Tag: github libraries

Understanding Battery Usage in your Android App

Understanding Battery Usage in your Android App

Developing an android app can be a difficult and daunting task. There is so much to think about and a lot of the time battery usage is not very high on the list of things to remember. However, it is one of the most important things you need to consider. If your app is draining your user’s battery leaving them with a dead phone, the chances of them uninstalling and never using it again are VERY high. Take this guy for example:

Battery Historian - Understanding battery usage in your android app - App Reviews


He is clearly not happy with this app. In this blog post, we will take a look at Battery Historian and also provide some tips on how to avoid draining a user’s battery.

What is Battery Historian?

Battery Historian is a tool that displays information about your phone’s battery usage in HTML form. It provides a way to analyse the battery usage by showing you information like:

  • What app is in the foreground
  • What apps requested a wake lock and how long the phone was awake for
  • When the mobile radio was in use
  • When the GPS is active

How do I use Battery Historian?

  1. Download and install Go
  2. Follow the instructions on the Github page to set up the battery historian.
  3. Plug in your device and run adb bugreport > bugreport.txt in terminal. This will take a couple of minutes.
  4. Run battery historian. Open localhost:9999 in a browser and select the bugreport.txt. You will then see the battery historian output.
Battery Historian - Understanding battery usage in your android app
Battery Historian 2.0 Graph

You can see from this graph that it shows the battery level and the time. The graph also highlights information like if the phone was in Doze Mode, the charging status and lots of other information. This graph shows my device going from 100% at 7AM to about 10% at 12PM.

Battery Historian - Understanding battery usage in your android app - App Stats
App Stats Tab

There is also information regarding specific apps if you want to select your app and see how it is performing. Navigate to “App Stats” and then select your app from the drop down. You can see some useful information such as how much time the app was running for, the data usage and a lot more information.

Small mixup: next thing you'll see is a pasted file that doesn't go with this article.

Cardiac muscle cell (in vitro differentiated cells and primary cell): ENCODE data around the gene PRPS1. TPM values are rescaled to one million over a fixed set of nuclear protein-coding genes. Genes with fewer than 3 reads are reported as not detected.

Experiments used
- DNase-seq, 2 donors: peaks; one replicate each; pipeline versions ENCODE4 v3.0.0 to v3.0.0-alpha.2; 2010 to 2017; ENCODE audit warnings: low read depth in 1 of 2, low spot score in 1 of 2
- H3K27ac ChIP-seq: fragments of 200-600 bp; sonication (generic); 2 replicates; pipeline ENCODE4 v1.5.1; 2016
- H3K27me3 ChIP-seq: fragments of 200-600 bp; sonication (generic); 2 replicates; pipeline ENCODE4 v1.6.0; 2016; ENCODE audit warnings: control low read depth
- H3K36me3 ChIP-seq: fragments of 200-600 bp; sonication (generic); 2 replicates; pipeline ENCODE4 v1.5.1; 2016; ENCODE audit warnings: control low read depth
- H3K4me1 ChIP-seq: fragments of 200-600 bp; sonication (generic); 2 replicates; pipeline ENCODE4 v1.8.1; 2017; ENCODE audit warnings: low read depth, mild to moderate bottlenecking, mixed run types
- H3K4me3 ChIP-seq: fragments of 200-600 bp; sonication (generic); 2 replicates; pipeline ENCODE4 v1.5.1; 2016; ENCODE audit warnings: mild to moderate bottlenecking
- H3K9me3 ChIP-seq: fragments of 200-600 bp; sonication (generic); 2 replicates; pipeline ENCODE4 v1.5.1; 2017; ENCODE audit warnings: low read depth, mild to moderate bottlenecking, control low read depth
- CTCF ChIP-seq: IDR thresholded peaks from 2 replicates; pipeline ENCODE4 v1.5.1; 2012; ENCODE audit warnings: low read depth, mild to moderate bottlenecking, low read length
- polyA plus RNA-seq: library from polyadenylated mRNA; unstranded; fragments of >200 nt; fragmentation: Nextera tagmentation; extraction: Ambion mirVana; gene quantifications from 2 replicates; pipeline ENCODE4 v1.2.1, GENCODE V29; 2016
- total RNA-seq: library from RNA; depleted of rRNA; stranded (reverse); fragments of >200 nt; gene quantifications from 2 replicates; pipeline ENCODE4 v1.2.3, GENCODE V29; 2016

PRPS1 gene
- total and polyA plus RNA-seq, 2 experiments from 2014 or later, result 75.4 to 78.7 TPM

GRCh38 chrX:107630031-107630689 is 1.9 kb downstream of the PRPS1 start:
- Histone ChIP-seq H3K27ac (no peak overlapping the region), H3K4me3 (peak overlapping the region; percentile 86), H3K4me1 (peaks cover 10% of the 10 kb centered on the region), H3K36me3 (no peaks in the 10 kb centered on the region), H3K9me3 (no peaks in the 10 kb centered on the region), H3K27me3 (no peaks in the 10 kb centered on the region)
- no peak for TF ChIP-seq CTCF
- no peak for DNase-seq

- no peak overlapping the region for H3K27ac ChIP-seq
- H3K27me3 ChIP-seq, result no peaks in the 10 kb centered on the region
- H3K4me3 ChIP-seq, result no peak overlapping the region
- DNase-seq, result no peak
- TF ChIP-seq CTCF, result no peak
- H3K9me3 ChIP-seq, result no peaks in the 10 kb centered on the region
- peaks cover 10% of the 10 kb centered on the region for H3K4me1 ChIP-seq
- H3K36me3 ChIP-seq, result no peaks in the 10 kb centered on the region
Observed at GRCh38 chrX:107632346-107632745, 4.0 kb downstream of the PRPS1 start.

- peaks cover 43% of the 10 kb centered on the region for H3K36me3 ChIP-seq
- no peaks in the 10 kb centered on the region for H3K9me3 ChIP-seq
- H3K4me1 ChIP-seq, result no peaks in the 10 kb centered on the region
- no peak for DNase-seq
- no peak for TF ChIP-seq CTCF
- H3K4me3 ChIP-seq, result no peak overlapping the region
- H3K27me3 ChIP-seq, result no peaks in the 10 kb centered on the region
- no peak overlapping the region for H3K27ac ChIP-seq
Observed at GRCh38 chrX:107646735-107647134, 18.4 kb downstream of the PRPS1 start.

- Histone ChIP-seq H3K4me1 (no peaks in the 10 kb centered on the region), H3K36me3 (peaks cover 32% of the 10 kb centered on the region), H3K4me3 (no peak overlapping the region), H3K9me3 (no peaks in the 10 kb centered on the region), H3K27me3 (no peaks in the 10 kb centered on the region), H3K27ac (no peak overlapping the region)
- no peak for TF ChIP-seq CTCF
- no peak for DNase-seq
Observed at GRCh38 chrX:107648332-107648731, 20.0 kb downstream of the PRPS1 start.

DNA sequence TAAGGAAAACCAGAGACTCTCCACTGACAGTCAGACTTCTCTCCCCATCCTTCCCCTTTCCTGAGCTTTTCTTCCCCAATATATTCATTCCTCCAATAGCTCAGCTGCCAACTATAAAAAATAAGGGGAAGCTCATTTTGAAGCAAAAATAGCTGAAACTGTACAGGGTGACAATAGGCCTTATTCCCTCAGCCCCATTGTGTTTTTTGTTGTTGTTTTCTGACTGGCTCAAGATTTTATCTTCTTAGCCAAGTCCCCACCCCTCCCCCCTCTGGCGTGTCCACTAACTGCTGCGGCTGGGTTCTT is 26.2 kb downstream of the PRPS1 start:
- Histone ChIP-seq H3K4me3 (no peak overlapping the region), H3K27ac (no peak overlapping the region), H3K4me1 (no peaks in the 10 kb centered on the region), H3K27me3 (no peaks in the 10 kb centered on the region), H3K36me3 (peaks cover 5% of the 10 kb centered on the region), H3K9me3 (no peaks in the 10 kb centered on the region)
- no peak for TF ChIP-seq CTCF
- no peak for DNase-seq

This tool is very useful for figuring out what resources the apps are using and figuring out how much time they spend in the background even if you don’t use them.

Some tips for improving Battery Usage in your Android App

  • Avoid wake locks if possible.
  • Batch up cellular operations so as to avoid waking up the device every few seconds.
  • Schedule unimportant operations until the user has plugged into a charger and on WiFi. Things like analytics and logging don’t need to happen in real time.
  • Don’t download data if you don’t need to. Try adjust the queries required when using mobile data vs WiFi.
  • Use the system’s built-in options for background processing – such as the JobScheduler API or the SyncAdapters to sync content only when needed.
  • Remove unnecessary background processes if they are not needed.
  • Test your app on a really low end device for a day and see how/if it runs the battery down.
  • Be careful with location updates. The more you request, the more battery you will use. See more here.
  • Join the Android Performance Patterns Google Plus community and read the official docs about improving battery life.